I very much appreciate the way in which the shadow Secretary of State approached his response. There was a huge effort across the international community to make sure that the donor conference was a success, and the UK certainly did as much as it could to try to make sure that that was the case. The hon. Gentleman asked how the funds would be spent. The £50 million that we donated at the conference will sit alongside the UN co-ordinated response to the humanitarian crisis. Of the requested $1.5 billion, about $1 billion goes to helping refugees outside Syria, and about £0.5 billion of that is planned to help people still suffering inside Syria. In relation to how we can make sure that we reach the many parts of Syria that are difficult to get to, we have to take the opportunities, and we work through humanitarian partners all the time. They are neutral and impartial but never the less have the ability to go into parts of Syria that are often contested. Some of them are Government-controlled, some opposition-controlled, but others are still contested, and as I said in my statement, they are dangerous places. We therefore support those humanitarian agencies. When I talk to the people who head up the World Food Programme, for example, they are clear that they have to take opportunities when they arise. They often find a contact whom they believe is trustworthy, and through them can gain access to a new area, and they will take that opportunity. They have to be prepared to act very quickly and flexibly. We support them in doing so, and the main concern for them in recent weeks has been funding, which is why the donor conference was so important.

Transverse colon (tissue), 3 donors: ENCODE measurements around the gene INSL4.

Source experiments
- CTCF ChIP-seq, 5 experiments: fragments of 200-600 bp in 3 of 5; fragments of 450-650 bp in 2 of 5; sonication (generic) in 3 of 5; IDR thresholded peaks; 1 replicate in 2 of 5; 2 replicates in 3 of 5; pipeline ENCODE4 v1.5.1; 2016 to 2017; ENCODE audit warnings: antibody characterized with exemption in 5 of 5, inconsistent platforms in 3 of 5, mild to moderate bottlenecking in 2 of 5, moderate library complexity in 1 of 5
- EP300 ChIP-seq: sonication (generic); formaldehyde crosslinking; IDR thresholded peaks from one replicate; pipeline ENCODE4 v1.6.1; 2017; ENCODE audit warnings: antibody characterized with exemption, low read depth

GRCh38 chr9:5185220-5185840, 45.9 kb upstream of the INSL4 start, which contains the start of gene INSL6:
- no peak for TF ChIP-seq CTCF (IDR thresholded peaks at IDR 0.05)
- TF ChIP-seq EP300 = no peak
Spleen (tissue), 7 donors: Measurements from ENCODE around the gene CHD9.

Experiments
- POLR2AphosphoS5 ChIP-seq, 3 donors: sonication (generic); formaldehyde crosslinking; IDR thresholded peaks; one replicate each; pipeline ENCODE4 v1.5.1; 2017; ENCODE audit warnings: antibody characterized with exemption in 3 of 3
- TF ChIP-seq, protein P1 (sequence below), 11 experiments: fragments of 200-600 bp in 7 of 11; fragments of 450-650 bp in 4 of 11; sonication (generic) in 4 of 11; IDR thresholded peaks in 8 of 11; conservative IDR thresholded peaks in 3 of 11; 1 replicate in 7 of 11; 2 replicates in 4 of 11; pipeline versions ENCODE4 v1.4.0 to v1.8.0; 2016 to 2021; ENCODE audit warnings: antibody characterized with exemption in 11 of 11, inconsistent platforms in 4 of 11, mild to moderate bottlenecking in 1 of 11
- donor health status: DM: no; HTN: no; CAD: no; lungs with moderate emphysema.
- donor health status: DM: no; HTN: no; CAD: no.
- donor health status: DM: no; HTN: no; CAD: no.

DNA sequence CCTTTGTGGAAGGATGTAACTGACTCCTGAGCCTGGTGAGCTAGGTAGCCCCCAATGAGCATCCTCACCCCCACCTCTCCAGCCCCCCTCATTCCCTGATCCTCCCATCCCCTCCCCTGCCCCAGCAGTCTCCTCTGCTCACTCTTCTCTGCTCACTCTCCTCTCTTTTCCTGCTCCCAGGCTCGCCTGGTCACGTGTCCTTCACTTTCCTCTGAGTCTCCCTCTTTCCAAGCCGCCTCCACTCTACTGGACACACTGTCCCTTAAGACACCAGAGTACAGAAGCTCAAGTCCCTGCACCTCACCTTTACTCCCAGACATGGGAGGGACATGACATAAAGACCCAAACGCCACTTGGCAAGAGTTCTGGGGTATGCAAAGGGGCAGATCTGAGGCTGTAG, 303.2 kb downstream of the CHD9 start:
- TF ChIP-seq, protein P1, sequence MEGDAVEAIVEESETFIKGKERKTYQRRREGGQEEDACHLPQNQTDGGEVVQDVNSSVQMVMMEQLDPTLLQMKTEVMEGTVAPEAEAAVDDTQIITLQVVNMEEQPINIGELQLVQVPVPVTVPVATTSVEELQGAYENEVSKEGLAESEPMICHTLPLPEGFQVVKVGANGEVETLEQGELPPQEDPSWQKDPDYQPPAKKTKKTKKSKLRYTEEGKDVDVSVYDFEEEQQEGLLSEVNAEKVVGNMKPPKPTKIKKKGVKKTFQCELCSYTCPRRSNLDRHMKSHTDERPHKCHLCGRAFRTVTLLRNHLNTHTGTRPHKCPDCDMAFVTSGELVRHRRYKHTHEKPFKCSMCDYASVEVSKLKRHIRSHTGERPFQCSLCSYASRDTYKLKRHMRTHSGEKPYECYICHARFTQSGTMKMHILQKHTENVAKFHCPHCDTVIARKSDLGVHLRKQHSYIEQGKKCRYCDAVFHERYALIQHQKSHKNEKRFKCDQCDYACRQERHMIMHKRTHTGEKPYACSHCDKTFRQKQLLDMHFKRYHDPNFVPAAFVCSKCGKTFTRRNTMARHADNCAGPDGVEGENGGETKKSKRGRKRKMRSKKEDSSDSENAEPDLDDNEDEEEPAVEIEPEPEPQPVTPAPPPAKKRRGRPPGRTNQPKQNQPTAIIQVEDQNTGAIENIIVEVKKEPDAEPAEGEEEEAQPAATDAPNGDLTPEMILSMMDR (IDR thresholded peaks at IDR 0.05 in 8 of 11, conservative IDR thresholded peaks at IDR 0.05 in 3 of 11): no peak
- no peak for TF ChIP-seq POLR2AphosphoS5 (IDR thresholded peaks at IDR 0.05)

As for what the UK has done directly in Syria, we have provided medical support. We have trained—I think I am right in saying—250 health workers, and we have helped open about 130 mobile medical units that provide care. We are also providing food and shelter wherever we can. The UN Security Council has called for the Syrian authorities to provide full, immediate and unimpeded access to all areas of Syria so that humanitarian support can get through. That is absolutely vital, and we urge the opposition forces to allow unimpeded access for humanitarian actors. It is critical, if we are to be able to use that $1.5 billion effectively, that we make sure that we have the routes to get through to the people who need our support.
The hon. Gentleman asked about the strategic response, and he is quite right to flag up the fact that this humanitarian crisis is perhaps different from many others with which the Department deals. Often we are dealing with a natural disaster, and people act to tackle the aftermath. This is a humanitarian crisis that has unfolded over many months and seems likely to continue to unfold over a prolonged period. It may be that we have not seen the worst of the humanitarian crisis in relation to Syria, which is why it is vital that Assad goes, and goes now, so that the work to rebuild Syria can begin.